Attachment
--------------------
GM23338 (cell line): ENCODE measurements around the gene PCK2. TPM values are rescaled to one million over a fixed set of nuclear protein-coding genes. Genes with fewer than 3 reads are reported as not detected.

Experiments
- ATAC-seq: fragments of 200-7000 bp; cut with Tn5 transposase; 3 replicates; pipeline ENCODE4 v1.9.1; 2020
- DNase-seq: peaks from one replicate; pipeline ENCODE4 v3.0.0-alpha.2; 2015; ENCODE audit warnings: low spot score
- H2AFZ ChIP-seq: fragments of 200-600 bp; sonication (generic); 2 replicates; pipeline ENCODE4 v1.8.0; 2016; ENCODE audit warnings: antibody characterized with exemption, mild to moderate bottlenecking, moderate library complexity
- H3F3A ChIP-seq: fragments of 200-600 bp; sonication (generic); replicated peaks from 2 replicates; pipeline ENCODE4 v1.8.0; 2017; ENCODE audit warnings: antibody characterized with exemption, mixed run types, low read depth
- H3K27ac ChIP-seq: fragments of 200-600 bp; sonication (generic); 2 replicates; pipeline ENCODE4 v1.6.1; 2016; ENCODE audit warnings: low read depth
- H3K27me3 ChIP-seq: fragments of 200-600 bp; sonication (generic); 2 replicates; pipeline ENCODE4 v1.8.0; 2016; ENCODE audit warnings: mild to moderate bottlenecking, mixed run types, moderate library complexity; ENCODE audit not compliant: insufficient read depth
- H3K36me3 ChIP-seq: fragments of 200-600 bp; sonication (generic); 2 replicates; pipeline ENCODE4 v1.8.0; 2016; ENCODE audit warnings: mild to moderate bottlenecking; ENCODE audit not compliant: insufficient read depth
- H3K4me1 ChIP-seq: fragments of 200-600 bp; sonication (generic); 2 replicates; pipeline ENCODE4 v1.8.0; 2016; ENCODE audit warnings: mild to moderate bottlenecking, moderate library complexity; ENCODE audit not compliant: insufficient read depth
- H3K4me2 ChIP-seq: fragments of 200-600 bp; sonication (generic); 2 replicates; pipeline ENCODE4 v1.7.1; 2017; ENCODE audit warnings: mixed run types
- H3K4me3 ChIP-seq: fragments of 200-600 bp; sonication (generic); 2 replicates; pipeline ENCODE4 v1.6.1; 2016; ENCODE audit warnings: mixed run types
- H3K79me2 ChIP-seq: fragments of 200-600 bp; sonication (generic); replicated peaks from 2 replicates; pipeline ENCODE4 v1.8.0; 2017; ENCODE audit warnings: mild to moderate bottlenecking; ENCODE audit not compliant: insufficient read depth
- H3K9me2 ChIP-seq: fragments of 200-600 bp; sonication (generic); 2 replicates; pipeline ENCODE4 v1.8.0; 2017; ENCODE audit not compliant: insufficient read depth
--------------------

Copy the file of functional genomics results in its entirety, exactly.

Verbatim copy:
GM23338 (cell line): ENCODE measurements around the gene PCK2. TPM values are rescaled to one million over a fixed set of nuclear protein-coding genes. Genes with fewer than 3 reads are reported as not detected.

Experiments
- ATAC-seq: fragments of 200-7000 bp; cut with Tn5 transposase; 3 replicates; pipeline ENCODE4 v1.9.1; 2020
- DNase-seq: peaks from one replicate; pipeline ENCODE4 v3.0.0-alpha.2; 2015; ENCODE audit warnings: low spot score
- H2AFZ ChIP-seq: fragments of 200-600 bp; sonication (generic); 2 replicates; pipeline ENCODE4 v1.8.0; 2016; ENCODE audit warnings: antibody characterized with exemption, mild to moderate bottlenecking, moderate library complexity
- H3F3A ChIP-seq: fragments of 200-600 bp; sonication (generic); replicated peaks from 2 replicates; pipeline ENCODE4 v1.8.0; 2017; ENCODE audit warnings: antibody characterized with exemption, mixed run types, low read depth
- H3K27ac ChIP-seq: fragments of 200-600 bp; sonication (generic); 2 replicates; pipeline ENCODE4 v1.6.1; 2016; ENCODE audit warnings: low read depth
- H3K27me3 ChIP-seq: fragments of 200-600 bp; sonication (generic); 2 replicates; pipeline ENCODE4 v1.8.0; 2016; ENCODE audit warnings: mild to moderate bottlenecking, mixed run types, moderate library complexity; ENCODE audit not compliant: insufficient read depth
- H3K36me3 ChIP-seq: fragments of 200-600 bp; sonication (generic); 2 replicates; pipeline ENCODE4 v1.8.0; 2016; ENCODE audit warnings: mild to moderate bottlenecking; ENCODE audit not compliant: insufficient read depth
- H3K4me1 ChIP-seq: fragments of 200-600 bp; sonication (generic); 2 replicates; pipeline ENCODE4 v1.8.0; 2016; ENCODE audit warnings: mild to moderate bottlenecking, moderate library complexity; ENCODE audit not compliant: insufficient read depth
- H3K4me2 ChIP-seq: fragments of 200-600 bp; sonication (generic); 2 replicates; pipeline ENCODE4 v1.7.1; 2017; ENCODE audit warnings: mixed run types
- H3K4me3 ChIP-seq: fragments of 200-600 bp; sonication (generic); 2 replicates; pipeline ENCODE4 v1.6.1; 2016; ENCODE audit warnings: mixed run types
- H3K79me2 ChIP-seq: fragments of 200-600 bp; sonication (generic); replicated peaks from 2 replicates; pipeline ENCODE4 v1.8.0; 2017; ENCODE audit warnings: mild to moderate bottlenecking; ENCODE audit not compliant: insufficient read depth
- H3K9me2 ChIP-seq: fragments of 200-600 bp; sonication (generic); 2 replicates; pipeline ENCODE4 v1.8.0; 2017; ENCODE audit not compliant: insufficient read depth